"...what he calls the 'biggest failing of the big Mooc providers': they are simply repackaging what is already known rather than encouraging creativity and innovation."

Ana Cristina Pratas's curator insight, October 19, 2013 1:09 AM

Stephen Downes' Full Article

Julie F's curator insight, November 3, 2013 5:25 AM

Pay attention to the piece of the anti-moocs information.

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New Pedagogies in Our Connected World by Nic Laycock and an Interview with Prof Steve Wheeler

New Pedagogies in Our Connected World by Nic  Laycock  and an Interview with Prof Steve Wheeler | Education and Cultural Change | Scoop.it

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Andreas Kuswara's curator insight, July 18, 2013 1:05 AM

"The implications are massive," says Steve. Like many futurists and learning theoreticians he believes hierarchies are dying. “We have exhausted and moved on from taxonomies. The bottom-up folksonomy has been explored, and we are now entering the rhizonomy, the un-organization (of which MOOCs are an example), chaotic, non-rule-based learning that happens regardless of organization.”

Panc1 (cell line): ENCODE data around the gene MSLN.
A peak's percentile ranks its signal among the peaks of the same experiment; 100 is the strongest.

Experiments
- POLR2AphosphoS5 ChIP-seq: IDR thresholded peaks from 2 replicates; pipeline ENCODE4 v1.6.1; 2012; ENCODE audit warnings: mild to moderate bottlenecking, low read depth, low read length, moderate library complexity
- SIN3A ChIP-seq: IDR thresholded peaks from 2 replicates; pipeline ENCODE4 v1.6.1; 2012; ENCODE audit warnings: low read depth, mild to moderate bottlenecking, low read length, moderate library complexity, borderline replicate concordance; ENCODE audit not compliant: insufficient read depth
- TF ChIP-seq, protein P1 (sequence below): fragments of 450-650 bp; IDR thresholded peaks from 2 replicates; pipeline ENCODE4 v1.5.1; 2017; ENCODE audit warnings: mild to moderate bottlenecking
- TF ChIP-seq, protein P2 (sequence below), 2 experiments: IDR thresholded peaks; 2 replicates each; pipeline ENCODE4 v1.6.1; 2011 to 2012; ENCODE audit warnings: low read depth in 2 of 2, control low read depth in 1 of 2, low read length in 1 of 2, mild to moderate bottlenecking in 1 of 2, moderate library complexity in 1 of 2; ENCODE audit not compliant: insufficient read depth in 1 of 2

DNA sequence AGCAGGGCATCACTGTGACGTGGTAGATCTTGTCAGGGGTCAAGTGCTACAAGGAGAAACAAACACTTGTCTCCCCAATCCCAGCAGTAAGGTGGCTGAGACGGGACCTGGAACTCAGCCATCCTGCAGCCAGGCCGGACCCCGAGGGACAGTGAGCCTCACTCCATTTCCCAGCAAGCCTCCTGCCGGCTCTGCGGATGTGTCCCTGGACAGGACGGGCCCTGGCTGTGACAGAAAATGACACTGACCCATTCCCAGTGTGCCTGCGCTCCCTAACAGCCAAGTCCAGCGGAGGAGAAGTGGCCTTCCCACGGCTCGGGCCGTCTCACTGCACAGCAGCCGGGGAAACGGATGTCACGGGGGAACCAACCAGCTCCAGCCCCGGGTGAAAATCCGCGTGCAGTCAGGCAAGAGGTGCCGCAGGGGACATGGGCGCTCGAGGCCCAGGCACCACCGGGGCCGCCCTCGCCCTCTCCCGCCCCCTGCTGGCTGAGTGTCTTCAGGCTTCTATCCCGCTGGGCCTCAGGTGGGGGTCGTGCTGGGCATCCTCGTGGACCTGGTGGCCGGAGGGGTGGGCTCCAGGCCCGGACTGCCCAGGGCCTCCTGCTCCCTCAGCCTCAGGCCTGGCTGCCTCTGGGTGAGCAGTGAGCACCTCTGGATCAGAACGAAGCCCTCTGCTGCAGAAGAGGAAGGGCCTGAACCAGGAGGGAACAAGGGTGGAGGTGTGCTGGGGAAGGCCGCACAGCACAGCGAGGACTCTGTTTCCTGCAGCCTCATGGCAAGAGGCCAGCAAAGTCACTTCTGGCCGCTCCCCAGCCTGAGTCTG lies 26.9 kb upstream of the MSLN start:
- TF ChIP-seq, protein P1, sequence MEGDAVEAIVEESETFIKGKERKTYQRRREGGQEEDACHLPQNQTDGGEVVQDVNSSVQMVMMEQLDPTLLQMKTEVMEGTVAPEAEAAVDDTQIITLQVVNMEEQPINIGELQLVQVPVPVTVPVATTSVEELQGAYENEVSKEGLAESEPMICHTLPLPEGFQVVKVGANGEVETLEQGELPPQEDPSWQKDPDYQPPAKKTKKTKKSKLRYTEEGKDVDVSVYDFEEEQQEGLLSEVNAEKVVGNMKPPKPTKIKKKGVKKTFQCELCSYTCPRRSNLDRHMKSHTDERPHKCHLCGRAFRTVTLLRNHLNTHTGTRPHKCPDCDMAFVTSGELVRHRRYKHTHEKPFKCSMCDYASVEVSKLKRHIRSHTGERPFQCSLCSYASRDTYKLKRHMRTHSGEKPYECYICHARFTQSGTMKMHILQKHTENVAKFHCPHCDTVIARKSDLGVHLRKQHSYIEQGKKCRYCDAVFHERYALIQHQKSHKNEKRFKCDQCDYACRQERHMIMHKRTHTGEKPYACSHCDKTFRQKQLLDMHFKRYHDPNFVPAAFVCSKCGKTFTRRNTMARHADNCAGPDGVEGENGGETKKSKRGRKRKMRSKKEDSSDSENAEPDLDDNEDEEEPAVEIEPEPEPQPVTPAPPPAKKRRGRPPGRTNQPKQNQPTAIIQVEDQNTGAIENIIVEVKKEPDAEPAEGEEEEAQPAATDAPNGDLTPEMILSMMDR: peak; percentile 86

an interesting read indeed.

Andreas Kuswara's comment, July 18, 2013 1:34 AM
Of course these are changes or development or progresses that we are facing in education and technology in general, but IMHO they don't necessarily correlate, although one can influence the other.

e.g. the development of voice/gesture interfaces, is not driven by, nor drive the take up of participatory, social, community learning mode. They just happen to coincide with one another. I don't even think gesture interface can promote/encourage participatory/social/community learning mode. The use of keyboard can be sufficient to allow all of that. Of course there is some specific scenario, if “participatory” is understood as being immersive, and 3D holographic come into the picture, then we probably can't interact efficiently if we still use keyboard and mouse, thus gesture interface is needed. But the existence of such specific cases can’t justify generalization of the correlation.